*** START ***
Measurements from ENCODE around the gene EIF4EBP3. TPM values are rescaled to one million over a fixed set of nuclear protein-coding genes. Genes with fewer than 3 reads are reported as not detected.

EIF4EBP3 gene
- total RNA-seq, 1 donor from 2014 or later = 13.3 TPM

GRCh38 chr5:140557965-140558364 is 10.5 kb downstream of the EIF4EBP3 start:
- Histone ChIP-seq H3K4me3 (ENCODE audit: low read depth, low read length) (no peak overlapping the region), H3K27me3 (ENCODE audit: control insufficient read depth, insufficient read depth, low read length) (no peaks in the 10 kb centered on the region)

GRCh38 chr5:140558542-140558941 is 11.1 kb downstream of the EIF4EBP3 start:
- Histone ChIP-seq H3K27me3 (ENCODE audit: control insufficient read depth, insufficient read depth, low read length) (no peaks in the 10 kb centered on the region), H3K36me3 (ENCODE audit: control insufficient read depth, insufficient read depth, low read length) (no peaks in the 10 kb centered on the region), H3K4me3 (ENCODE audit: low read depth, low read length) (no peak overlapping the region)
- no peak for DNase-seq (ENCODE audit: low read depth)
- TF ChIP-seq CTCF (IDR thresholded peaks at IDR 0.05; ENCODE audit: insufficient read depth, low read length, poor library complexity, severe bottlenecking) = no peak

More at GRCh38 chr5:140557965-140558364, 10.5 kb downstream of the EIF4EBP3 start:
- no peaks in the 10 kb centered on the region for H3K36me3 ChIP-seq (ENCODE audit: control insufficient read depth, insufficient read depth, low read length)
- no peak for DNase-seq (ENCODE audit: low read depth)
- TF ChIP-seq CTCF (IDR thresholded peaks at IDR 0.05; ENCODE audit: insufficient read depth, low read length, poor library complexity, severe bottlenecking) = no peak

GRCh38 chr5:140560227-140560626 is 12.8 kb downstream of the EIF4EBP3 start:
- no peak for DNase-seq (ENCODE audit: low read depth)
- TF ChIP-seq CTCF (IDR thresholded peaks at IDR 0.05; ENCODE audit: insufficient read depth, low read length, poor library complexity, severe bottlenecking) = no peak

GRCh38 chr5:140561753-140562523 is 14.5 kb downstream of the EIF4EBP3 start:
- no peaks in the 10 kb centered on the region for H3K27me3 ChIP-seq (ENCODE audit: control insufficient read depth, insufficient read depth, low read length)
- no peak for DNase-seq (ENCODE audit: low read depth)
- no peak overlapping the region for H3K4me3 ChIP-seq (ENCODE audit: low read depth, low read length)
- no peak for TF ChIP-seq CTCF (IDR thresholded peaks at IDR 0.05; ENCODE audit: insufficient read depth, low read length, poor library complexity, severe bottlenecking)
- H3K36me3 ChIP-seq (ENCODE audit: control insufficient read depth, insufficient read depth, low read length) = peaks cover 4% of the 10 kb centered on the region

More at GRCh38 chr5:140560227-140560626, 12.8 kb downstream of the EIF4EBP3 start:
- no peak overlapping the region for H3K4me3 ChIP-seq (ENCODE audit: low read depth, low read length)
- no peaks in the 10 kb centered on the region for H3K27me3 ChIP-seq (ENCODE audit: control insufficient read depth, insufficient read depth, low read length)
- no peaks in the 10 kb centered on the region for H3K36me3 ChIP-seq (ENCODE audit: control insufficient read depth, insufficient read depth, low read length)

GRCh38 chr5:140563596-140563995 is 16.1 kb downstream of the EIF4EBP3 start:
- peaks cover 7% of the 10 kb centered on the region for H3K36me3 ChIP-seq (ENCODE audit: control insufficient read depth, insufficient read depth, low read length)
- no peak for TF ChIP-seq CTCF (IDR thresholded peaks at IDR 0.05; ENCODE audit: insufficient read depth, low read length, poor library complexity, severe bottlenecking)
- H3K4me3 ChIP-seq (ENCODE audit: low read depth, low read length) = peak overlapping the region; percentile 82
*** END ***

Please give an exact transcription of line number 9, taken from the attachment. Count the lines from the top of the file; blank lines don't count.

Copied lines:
- TF ChIP-seq CTCF (IDR thresholded peaks at IDR 0.05; ENCODE audit: insufficient read depth, low read length, poor library complexity, severe bottlenecking) = no peak